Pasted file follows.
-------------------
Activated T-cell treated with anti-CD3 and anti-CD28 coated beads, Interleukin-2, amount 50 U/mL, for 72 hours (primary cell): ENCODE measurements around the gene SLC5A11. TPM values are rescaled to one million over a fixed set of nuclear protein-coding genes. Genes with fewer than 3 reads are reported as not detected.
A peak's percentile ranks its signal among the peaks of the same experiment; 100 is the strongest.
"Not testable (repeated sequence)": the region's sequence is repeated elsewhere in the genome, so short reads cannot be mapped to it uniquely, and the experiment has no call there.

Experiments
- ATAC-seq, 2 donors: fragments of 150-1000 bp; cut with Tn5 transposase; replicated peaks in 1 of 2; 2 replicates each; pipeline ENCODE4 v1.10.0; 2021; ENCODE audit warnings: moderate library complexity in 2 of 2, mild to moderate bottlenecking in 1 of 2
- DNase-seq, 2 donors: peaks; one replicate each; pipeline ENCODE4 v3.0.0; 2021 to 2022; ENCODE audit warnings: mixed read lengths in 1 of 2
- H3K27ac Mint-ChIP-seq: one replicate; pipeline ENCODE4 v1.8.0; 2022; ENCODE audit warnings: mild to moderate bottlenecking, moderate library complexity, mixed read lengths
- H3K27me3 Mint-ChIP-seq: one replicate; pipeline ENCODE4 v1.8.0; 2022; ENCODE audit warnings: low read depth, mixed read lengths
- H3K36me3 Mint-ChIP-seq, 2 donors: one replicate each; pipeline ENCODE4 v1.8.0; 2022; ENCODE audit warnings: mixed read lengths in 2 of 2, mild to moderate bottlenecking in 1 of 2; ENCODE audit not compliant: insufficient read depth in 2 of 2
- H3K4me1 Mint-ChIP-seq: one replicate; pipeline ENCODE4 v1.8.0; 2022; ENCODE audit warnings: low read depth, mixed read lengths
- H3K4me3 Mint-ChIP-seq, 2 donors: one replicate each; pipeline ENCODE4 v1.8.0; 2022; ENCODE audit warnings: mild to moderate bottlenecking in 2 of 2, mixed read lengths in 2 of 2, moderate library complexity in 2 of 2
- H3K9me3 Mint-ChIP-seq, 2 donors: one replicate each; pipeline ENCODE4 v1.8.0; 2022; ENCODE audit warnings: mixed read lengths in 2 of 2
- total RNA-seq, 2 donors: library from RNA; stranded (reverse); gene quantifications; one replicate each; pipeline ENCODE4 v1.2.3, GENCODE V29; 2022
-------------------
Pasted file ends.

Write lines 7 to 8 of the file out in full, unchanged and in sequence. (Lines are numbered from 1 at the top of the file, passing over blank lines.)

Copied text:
- H3K27ac Mint-ChIP-seq: one replicate; pipeline ENCODE4 v1.8.0; 2022; ENCODE audit warnings: mild to moderate bottlenecking, moderate library complexity, mixed read lengths
- H3K27me3 Mint-ChIP-seq: one replicate; pipeline ENCODE4 v1.8.0; 2022; ENCODE audit warnings: low read depth, mixed read lengths